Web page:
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Attraction Marketing Strategy for Leveraging your Twitter Account

In this article, we discuss some ideas for using Twitter in your attraction marketing strategy, as shared by Curt Frieden in a recent webinar.  Twitter is a microblogging website that allows publishing a limited number of characters per “Tweet.”  One of the big advantages of Twitter is the ability to directly communicate with virtually anyone, unlike Facebook, where you are more limited to your “friends.”

Sometimes, people equate Twitter with Facebook; however Twitter is much more of an “open” system.  What this means is that you have access to anyone, without first establishing a “friendship.”  There are no limits on who you can communicate directly with, which is something few people are aware of or take advantage of.

Use of a third-party tool such as TweetDeck “opens up” Twitter so that it is much more usable.  TweetDeck allows management of your contacts, including not only Twitter, but Facebook, MySpace, LinkedIn, and more.  In addition, Tweetlater.com can be used to automatically respond to direct messages coming to you and Twollo.com can be used to automatically follow users based on keywords you select.

Another useful tool in the strategy, is Ping.fm, which allows a simultaneous status update on Twitter, Facebook and other selected social media.  In addition the Twitter Toolbar for Firefox, mytwittertoolbar.com, has a multitude of tips about using Twitter.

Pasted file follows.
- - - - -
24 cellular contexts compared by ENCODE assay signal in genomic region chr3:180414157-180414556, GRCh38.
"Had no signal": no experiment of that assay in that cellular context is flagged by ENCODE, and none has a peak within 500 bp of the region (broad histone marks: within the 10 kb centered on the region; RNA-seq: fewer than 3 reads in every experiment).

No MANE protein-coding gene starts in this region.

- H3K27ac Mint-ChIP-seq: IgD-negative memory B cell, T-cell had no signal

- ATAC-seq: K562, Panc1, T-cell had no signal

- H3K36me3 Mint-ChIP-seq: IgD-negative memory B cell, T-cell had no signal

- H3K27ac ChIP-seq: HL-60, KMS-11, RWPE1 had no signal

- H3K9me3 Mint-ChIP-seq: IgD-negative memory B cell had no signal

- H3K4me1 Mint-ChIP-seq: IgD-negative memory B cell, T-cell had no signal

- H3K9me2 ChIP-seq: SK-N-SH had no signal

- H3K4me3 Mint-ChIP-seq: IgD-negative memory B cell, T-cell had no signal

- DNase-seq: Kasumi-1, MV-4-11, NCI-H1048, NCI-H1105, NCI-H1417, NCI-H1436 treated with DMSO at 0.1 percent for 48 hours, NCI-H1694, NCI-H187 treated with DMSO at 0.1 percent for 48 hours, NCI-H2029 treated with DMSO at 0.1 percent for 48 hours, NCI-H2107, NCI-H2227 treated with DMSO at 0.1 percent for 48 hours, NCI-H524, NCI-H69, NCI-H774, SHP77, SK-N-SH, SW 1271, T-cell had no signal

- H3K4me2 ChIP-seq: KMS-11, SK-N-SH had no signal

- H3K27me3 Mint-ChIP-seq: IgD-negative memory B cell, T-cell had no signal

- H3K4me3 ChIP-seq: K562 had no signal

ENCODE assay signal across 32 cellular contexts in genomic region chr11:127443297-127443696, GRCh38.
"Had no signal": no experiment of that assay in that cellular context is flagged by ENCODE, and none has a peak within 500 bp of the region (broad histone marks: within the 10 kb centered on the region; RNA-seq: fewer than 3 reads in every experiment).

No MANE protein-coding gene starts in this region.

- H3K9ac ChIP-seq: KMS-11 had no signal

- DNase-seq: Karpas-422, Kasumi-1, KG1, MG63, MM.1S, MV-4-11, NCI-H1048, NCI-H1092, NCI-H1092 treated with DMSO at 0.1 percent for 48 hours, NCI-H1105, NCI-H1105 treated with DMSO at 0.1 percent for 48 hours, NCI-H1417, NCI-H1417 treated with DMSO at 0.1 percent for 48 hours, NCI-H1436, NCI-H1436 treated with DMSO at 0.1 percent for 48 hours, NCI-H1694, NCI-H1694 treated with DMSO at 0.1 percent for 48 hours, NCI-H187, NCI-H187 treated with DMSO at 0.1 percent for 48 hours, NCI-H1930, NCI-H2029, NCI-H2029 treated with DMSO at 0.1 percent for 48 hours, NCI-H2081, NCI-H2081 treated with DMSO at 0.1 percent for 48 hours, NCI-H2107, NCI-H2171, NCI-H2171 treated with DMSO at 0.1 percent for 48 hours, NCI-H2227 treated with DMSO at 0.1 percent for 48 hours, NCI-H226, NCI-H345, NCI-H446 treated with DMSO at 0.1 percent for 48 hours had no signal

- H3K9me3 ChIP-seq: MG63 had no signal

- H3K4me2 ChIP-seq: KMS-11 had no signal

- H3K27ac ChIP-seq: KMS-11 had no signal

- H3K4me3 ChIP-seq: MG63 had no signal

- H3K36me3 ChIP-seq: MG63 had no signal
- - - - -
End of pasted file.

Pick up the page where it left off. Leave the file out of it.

The strategy in using all of these tools and leveraging Twitter is in making friends and establishing relationships with people.  Once people know who you are and trust you, it is much easier to send them to one of your websites to opt-in for more information and become a customer.  This is also true of other similar Web 2.0 social networking sites; relationships are the key.

What is a Twitter “stealth” account?  Curt explained that he has a separate account that he uses to follow a lot of the big names in Twitter, who have massive following.  The account is not used to interacting with others, rather to link to his other accounts and to “spy” on what the big name users are doing.  This strategy segregates key users from the “noise” in his main Twitter account, so it is easier to isolate what they are doing.

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